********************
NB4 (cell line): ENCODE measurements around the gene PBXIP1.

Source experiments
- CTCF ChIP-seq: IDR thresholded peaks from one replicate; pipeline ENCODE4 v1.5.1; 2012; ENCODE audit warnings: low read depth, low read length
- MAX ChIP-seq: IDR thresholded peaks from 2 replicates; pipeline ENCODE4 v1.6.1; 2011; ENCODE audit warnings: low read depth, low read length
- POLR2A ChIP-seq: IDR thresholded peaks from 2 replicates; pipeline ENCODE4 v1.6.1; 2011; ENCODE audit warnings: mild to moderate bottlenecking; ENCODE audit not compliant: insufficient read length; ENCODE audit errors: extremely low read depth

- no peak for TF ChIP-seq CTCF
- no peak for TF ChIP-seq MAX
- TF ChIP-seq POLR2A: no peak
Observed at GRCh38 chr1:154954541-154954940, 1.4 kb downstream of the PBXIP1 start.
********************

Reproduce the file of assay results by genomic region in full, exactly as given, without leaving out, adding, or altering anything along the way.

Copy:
NB4 (cell line): ENCODE measurements around the gene PBXIP1.

Source experiments
- CTCF ChIP-seq: IDR thresholded peaks from one replicate; pipeline ENCODE4 v1.5.1; 2012; ENCODE audit warnings: low read depth, low read length
- MAX ChIP-seq: IDR thresholded peaks from 2 replicates; pipeline ENCODE4 v1.6.1; 2011; ENCODE audit warnings: low read depth, low read length
- POLR2A ChIP-seq: IDR thresholded peaks from 2 replicates; pipeline ENCODE4 v1.6.1; 2011; ENCODE audit warnings: mild to moderate bottlenecking; ENCODE audit not compliant: insufficient read length; ENCODE audit errors: extremely low read depth

- no peak for TF ChIP-seq CTCF
- no peak for TF ChIP-seq MAX
- TF ChIP-seq POLR2A: no peak
Observed at GRCh38 chr1:154954541-154954940, 1.4 kb downstream of the PBXIP1 start.